The first thing you do when arriving in Norway is to get a tax card at the Tax authorities. You will not understand anything of what it says, except that everyone in Norway is expected to pay tax, including yourself whatever you will work as here and wherever you come from.
Just so you know, paying tax in Norway is a very serious business. In the U.S most People would have a stroke by looking at how much we are taxed: 36% for almost everyone, less for the poorer and higher for the richer. But in Norway everyone happily pays their tax (except for some FrP voters I guess, considering the Progress Party’s political programme on tax reduction) because people are conscious this is how the State can finance hospitals, schools, roads and other public services. Not paying tax is a crime, just in case you were thinking of screwing the tax authority over. And making jokes about how you screw the tax authorities over, very common thing to brag about in France, is frowned upon in Norway.
Every year around now (March-April) every worker in Norway receives a letter from the tax authority called Selvangivelse. A very obscure Norwegian word for foreigners which simply means “tax return”. The whole point of this paper is to know whether the tax authority owes you money or whether you owe them money. Whether you’ll be able to go to Thailand or to Trondheim this summer. Whether you can buy that MacBook you’ve been dreaming of or just tighten your belt until feriepenger (see below about that).
Unfortunately as a foreigner it takes time to understand what this paper means. The great thing is that the tax authority gives you the choice of receiving this tax return in nynorsk, sami language, bokmål or english. But by default it is sent to you in bokmål the first year, which means that just when you have no idea how the system works, you receive a letter in Norwegian from the Skattetatten with all these numbers in a language you don’t understand either. You are tempted to throw it away but if you remember the word Skatt or are clever enough to ask a Norwegian friend or colleague about it you will quickly find out this is a very important paper. You’ learn later that this paper means either good news or bad news for your bank account this month.
But as a regular person, you just need to verify the numbers (your income should match as well as other items such as what you gave to non-profit organisations and other tax-deductions). You’ll end up looking for that line that says whether you will suddenly get 1.000, 10.000 or even more on your bank account. Or maybe you have to pay them back because something was miscalculated and you actually didn’t pay enough tax last year. All those who bought a house or a flat the year before will annoyingly go around telling everyone they got over 30.000 NOK in tax return. Somehow I always have to pay them back. I heard I can fix this but I can’t remember how.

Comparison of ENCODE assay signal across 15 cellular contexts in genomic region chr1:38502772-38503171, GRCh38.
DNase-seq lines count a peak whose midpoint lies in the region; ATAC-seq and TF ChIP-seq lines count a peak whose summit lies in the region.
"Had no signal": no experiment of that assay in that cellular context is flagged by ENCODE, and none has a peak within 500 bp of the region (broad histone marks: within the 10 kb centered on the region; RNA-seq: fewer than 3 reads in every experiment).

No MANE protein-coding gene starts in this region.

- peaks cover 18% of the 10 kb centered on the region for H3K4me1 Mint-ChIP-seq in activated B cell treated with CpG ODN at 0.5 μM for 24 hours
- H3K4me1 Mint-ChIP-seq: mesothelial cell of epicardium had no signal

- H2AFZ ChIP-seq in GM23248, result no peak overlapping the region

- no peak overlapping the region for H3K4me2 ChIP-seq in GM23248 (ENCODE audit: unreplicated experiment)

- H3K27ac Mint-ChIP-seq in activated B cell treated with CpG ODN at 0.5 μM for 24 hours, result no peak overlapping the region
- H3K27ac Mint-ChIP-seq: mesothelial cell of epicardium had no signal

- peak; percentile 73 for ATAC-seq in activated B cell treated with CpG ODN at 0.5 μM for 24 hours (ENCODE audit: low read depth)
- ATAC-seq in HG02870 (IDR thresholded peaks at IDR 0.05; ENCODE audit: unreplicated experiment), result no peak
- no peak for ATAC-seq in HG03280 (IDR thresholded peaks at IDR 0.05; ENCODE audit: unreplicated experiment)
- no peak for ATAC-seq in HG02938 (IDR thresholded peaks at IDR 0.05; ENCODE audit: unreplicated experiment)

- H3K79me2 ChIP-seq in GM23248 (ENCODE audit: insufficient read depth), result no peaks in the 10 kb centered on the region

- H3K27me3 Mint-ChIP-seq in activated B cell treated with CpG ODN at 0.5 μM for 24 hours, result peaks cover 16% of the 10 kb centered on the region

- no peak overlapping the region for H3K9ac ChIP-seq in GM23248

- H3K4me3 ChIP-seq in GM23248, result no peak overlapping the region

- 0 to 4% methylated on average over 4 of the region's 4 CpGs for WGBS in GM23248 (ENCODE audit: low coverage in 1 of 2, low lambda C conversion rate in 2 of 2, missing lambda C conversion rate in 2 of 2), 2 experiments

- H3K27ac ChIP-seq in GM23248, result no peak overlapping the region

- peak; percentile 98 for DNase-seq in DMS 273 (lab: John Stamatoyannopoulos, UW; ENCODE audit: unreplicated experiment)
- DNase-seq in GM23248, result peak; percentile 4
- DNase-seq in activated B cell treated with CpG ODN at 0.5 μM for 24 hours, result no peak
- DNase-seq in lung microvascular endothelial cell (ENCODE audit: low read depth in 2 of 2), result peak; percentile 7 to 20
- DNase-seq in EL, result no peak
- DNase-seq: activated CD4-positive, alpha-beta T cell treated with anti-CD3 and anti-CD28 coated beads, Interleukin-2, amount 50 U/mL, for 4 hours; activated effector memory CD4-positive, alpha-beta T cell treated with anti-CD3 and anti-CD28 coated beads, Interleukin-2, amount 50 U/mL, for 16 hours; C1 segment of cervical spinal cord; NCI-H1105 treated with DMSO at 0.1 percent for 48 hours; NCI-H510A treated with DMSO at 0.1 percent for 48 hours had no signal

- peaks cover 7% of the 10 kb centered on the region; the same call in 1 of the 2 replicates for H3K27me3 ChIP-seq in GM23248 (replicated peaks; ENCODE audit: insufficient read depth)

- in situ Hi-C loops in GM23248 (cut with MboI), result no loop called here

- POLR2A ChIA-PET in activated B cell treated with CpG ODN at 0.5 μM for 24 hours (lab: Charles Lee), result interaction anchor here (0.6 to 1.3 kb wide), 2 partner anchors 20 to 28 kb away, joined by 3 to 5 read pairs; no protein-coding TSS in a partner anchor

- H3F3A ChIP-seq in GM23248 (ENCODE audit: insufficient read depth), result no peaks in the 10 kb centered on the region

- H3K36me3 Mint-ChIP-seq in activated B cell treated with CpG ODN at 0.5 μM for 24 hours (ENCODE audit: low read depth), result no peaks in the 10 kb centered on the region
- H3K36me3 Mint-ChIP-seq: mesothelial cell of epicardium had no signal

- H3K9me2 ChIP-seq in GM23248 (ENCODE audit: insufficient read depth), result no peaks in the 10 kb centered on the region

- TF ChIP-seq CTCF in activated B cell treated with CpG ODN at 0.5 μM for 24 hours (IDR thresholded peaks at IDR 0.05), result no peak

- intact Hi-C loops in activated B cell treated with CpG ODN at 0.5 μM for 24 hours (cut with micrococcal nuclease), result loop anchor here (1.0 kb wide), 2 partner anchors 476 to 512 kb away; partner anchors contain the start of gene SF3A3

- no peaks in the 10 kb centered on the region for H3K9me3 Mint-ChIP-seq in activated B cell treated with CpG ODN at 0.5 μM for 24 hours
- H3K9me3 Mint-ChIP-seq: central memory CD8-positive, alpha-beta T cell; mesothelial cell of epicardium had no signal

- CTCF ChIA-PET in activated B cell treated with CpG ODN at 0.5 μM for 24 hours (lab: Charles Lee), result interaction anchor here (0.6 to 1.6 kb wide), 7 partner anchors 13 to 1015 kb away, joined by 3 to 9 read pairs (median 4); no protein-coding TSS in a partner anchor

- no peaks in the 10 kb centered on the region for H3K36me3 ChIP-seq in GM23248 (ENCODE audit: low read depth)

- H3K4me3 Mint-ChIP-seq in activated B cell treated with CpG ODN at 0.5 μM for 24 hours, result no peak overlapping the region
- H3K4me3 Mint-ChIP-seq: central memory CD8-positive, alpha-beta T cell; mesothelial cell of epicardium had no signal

Although everyone “happily” pays tax, most of us still try to pay as least tax as possible, legally of course. Whole articles give such tips. If you have anything to pay back it’s before the end of May (so one month left from now). Then comes June, where we all receive feriepenger, or what some call “a month without tax”. It looks like the tax authority is offering you a lot of money that month, as you get so much more than your regular salary, but actually they aren’t offering you anything (tax authorities rarely do). You have been paying a little every month to gain the right to paid holidays the year before. So if you’ve started working in Norway in June last year you only paid for feriepenger for half the year and will get less paid holidays that your colleagues.
The other bonus month is December, where we only pay half tax. Well, in our minds only, because the reality of the tax system in Norway is not about giving tax gifts to people. It’s about making people pay the tax of 12 months over 10 and a half months so that it seems like we get more money in June and December. Basically the State saves money for us to spend more on our summer holidays and on Christmas gifts. Hence the nickname “nanny state” given to Scandinavian welfare states like Norway.
I hope I didn’t bore anyone to death yet. I must admit it is very hard to be funny when talking about tax systems, and Norwegian tax system is unfortunately not an exception. However it is a very important concept to at least understand from far away. People study years and years to understand the whole content of Selvangivelse, so being able to read yours is what you should aim for.
On a positive note, remember that we pay tax for a reason: to ensure equality in access to healthcare and education for all in this country. True, Norway could have chosen to be like the U.S, with much lower taxes but also much higher inequality in access to what most European countries see as public services. If you are a multimillionaire and don’t want to pay for health care of all these people, what can I say, move to Luxembourg! No fjords there but you’ll have a great view on all these banks from your balcony.